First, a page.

Thursday, November 19, 2009

Unfinished business: Cycas revoluta thingies

A few days ago, I posted a Question for the Hive Mind about weird growths at the base of my Cycas revoluta, and was advised to get a better picture. Which I've done, though it's too late (and opinions may differ on whether or not it's better), since I found out what they were already. But here it is anyway:

Yes, this blows up bigger if opened in a separate window.

So let's start with the basics. Cycads are, botanically speaking, plants in the order Cycadales: as far as houseplants go, the important cycads are the genera Cycas (sago palms) and Zamia (cardboard palms). If other cycads are kept as houseplants, I haven't heard about it.

As Diane said in the comments on the post last Saturday, cycads (all of them, apparently) have a symbiotic relationship with some cyanobacteria, which means that the plants and bacteria both benefit from their association with one another. The cyanobacteria live within the cycad's roots, and convert atmospheric nitrogen (which the plant can't do anything with) into ammonium ion (which the plant can use to build proteins and stuff). I'm less clear about what the cyanobacteria get out of the deal: I had my whole aha! moment at about 10 PM last night and am kind of scrambling to get a post together at the last minute, so I'm doing a lot of skimming. Presumably the cyanobacteria are getting something. Let's just leave it at that.

My understanding is that all cycads grow roots like I was asking about, which are called apogeotropic precoralloids, whether or not there are any cyanobacteria around. Most of the roots don't do this; only a small percentage of them do.

So then eventually a cycad and a cyanobacterium meet, and if they decide that they love one another very much, the cyanobacterium moves into the precoralloids, and then the plant turns the precoralloids into coralloids. I'm unclear about what that means, but it's obviously the most important day in any young cyanobacterium's life. Probably there is cake.

If you want to poke around in semi-impenetrable scientific language and not-great webpage design, here's where I found this all out. I will no doubt wind up revisiting it all myself, whenever I get around to writing a Cycas or Zamia profile, but for right now I'm just happy to have found out that, A), these freaky things are supposed to be on my plant, and B) serve some kind of purpose which I can try to comprehend later.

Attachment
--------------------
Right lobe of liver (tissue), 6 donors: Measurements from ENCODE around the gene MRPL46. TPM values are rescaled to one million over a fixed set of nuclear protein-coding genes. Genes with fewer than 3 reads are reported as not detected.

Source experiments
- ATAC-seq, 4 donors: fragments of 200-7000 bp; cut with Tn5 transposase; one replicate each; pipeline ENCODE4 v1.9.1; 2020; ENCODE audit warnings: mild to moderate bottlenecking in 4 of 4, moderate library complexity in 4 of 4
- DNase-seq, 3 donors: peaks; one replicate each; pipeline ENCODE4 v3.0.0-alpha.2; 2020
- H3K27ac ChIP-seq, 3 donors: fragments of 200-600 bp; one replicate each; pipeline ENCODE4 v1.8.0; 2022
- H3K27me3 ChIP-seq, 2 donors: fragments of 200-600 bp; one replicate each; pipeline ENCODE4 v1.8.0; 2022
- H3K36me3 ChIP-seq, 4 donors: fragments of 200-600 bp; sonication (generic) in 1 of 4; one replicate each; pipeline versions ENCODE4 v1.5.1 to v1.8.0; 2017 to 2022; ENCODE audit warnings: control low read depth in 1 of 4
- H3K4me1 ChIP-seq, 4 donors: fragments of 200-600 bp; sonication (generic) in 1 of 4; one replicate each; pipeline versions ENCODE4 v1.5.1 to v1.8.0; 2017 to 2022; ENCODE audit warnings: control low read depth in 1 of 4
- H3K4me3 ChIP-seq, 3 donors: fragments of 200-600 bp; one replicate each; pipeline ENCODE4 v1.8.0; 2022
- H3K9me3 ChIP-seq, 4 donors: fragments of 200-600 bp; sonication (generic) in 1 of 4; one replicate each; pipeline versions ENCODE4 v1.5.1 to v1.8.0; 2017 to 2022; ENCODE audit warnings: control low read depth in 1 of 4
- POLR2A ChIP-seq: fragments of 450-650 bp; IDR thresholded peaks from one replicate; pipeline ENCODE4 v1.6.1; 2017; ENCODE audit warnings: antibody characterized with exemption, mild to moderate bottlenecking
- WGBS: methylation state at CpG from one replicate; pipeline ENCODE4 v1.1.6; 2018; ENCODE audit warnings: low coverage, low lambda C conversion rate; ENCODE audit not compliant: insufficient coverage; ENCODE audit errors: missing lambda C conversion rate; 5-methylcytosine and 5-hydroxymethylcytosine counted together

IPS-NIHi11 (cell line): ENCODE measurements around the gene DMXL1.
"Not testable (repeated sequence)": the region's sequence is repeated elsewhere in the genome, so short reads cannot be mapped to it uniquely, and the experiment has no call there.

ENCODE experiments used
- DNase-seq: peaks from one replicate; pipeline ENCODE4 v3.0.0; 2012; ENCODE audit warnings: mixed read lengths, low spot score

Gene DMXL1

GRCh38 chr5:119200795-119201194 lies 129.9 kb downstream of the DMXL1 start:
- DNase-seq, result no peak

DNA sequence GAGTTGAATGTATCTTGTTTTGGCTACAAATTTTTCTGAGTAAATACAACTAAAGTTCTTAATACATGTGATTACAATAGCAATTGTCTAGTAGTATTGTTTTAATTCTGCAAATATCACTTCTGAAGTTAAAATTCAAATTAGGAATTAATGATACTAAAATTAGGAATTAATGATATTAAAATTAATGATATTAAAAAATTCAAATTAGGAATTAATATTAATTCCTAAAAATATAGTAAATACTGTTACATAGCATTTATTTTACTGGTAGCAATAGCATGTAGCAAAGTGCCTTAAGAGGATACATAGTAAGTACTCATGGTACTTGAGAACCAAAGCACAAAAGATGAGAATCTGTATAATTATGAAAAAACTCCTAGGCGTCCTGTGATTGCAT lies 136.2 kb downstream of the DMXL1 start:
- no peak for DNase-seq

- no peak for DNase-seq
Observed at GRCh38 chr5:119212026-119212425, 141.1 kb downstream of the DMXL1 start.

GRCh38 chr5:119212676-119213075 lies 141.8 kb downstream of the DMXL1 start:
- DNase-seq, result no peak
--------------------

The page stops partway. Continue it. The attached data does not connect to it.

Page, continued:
The apogeotropic precoralloids are probably not supposed to be above the surface of the soil. I should cover them. This isn't a particularly good time, though. Right now, I've had a long day and really just want to get to sleep. So I will.


James said...

Awesome! I didn't know cycads could form symbiotic relationships with nitrogen fixing bacteria. If it's anything like nitrogen fixing relationships in the plants I do know something about, what the cyanobacteria are getting out of the deal is food in the form of a share of the photosynthetic energy fixed by the plant and shelter to grow and reproduce.

But who knows, the cycads could instead have a completely different deal with the bacteria than, say, soybeans do. Which would be even more interesting.

Anonymous said...

Really - I find it neat to know these things about my plants. Knowing it, does it help me keep my cycads alive? That would be great, since they are tough for me to keep going. Plus, how many posts give me such an assortment of multisyllabic words to ponder? Thanks for the effort you went to Mr. S. and maybe the hive mind will come up with some hints on whatever tlc my plants need that I'm not providing.

Happy Hermit said...

Passionate Love affairs - they are confusing things aren't they ?

Zeï said...

Awesome! Very interesting, I didn't know cycads had that kind of symbiotic relationship.

And the "Probably there is cake" part made my day! :)

Diane said...

So they're like furnished apartments! I like to think of the little cyanobacteria arriving with their little suitcases. Also: all symbiosis should involve cake.

I should read more about cyanobacteria in general. Why does it benefit them to live underground and get carbon from a plant, if they are themselves photosynthetic?